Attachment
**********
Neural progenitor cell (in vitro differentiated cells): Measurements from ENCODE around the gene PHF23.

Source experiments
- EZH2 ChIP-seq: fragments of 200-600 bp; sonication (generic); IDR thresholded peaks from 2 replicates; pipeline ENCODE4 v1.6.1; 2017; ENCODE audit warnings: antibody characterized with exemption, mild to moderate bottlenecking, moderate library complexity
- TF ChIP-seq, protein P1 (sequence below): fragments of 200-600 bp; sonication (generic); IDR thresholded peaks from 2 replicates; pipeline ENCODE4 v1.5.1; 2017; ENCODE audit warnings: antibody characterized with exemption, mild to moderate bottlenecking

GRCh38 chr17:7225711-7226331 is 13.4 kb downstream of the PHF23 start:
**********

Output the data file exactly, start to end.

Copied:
Neural progenitor cell (in vitro differentiated cells): Measurements from ENCODE around the gene PHF23.

Source experiments
- EZH2 ChIP-seq: fragments of 200-600 bp; sonication (generic); IDR thresholded peaks from 2 replicates; pipeline ENCODE4 v1.6.1; 2017; ENCODE audit warnings: antibody characterized with exemption, mild to moderate bottlenecking, moderate library complexity
- TF ChIP-seq, protein P1 (sequence below): fragments of 200-600 bp; sonication (generic); IDR thresholded peaks from 2 replicates; pipeline ENCODE4 v1.5.1; 2017; ENCODE audit warnings: antibody characterized with exemption, mild to moderate bottlenecking

GRCh38 chr17:7225711-7226331 is 13.4 kb downstream of the PHF23 start: